“I am sorry I failed to see the little creature from inside the car. It must have been very close to the bumper. It is not my fault entirely; you let the sheep block this lane. I was driving very slowly; I could not have waited here for ever.”

“Don’t you see they are dumb little animals, not humans? Could you not wait a minute to let them pass? You act as if this entire place belongs to you and you have the right to run over animals and humans alike.” His small eyes flashed, getting narrower and sharper in their deep sockets. The dirty brown hair stood up as he jerked his head and waved the stick in anger. He could not have been more than fifteen.

I fumbled for an answer. “Well, there is nothing we can do about it now. What has happened has happened. Let us not make it a big issue. Let us resolve this small matter here.”

“How can you call it a small matter? You have disabled this innocent creature!” he retorted.

“Come on, I am a doctor. I can set the fracture of this lamb if you let me, and also compensate you for the distress I have caused.” I was conciliatory.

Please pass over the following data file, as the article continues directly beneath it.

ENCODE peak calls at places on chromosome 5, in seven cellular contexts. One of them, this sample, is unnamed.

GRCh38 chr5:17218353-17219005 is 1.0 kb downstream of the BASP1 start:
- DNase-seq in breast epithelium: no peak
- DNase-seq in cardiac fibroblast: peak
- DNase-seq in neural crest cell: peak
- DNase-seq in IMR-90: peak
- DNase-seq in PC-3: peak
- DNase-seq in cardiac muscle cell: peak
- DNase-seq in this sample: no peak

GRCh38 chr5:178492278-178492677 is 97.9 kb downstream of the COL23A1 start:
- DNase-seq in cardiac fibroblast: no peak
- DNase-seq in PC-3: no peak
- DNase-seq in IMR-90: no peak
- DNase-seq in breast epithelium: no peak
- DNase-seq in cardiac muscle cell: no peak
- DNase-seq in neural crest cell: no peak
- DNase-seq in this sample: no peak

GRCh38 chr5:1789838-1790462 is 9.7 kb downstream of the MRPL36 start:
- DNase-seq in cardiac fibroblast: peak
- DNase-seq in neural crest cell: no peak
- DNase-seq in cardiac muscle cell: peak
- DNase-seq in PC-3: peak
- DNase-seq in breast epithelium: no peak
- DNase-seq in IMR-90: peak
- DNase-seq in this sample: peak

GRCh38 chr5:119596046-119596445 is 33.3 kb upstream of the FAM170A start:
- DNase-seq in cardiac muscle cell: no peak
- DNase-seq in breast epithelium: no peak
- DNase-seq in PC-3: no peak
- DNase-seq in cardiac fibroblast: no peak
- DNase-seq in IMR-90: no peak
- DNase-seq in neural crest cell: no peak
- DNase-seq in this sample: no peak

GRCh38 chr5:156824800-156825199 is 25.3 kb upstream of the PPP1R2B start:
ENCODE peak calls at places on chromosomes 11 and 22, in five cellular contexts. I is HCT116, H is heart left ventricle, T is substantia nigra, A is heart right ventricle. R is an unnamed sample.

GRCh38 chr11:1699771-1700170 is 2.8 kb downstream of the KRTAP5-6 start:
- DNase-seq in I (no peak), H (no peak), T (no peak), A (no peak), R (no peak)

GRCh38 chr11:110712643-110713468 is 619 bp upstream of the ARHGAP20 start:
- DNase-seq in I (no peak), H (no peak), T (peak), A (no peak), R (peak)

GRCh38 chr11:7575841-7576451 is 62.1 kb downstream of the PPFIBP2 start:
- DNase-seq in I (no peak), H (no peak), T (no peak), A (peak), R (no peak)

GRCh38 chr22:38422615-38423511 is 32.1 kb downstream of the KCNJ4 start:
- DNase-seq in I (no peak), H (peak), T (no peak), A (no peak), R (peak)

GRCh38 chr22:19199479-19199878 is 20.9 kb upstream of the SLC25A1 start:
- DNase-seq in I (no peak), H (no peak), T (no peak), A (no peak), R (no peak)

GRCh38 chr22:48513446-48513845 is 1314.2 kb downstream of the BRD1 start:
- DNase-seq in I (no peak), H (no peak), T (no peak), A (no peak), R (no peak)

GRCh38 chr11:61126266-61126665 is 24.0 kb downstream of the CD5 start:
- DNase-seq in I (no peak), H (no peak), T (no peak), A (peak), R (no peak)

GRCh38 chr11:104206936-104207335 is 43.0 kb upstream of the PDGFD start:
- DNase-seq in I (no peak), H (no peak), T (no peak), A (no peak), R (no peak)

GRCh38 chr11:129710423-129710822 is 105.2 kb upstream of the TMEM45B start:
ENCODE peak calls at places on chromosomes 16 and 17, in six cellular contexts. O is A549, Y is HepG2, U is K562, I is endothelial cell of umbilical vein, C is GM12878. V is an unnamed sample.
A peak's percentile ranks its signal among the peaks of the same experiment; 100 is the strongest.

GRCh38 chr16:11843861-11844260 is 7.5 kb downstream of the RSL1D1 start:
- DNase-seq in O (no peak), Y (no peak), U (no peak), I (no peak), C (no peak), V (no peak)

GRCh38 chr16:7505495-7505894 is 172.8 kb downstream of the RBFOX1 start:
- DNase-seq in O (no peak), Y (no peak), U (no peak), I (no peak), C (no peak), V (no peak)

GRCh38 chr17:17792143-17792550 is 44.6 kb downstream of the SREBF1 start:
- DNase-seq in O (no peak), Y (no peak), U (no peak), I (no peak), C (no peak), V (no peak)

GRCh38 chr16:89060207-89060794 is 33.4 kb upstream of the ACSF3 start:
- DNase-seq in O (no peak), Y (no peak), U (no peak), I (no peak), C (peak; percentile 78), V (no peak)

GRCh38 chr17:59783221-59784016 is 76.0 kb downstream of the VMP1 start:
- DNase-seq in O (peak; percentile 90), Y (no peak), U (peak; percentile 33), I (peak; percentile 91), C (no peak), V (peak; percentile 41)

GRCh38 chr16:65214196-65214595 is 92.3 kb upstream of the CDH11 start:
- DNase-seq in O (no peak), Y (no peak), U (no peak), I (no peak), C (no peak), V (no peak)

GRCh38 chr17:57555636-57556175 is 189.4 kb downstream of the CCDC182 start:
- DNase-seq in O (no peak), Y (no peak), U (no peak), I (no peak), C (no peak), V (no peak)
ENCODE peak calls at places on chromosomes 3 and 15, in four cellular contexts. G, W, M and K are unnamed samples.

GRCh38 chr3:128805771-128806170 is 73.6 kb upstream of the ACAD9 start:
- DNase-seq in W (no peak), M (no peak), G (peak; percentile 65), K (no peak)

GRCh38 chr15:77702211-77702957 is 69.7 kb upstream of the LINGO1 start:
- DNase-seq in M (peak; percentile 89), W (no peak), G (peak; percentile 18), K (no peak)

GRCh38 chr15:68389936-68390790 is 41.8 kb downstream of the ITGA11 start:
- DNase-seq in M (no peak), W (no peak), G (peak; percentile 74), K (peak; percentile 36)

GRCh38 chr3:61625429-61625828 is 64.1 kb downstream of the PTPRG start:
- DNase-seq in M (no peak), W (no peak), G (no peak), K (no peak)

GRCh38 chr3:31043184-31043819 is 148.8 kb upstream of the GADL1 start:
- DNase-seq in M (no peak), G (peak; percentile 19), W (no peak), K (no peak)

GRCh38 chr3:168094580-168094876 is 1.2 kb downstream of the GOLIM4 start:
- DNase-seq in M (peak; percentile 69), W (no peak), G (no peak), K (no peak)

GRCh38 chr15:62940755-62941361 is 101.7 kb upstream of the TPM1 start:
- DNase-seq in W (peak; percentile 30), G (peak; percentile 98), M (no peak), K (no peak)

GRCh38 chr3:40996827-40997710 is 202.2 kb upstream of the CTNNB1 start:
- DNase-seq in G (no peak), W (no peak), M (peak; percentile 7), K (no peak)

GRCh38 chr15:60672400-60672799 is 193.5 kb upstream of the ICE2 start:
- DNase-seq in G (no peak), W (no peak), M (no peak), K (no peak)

“You don’t realize what you have done. My innocent lamb is maimed for life. Can it ever walk and run about like healthy sheep, ever climb a hill, ever be the same as before?” He was arguing like a lawyer, building up his case.

“All right, why don’t you sell it to me? What could be the weight of this lamb? I will pay you at the going rate?”

No sooner had I uttered those last words, I realized my impudence.

“No, I am not interested in selling my lamb. Even as you claim to be a doctor, you do not seem to know what the price of a life is. This tiny creature is not mutton for sale in a butcher shop. This is a tender life that you nearly throttled, and now you want to pay for it as if it were a dead weight. How can you be so bereft of feeling?”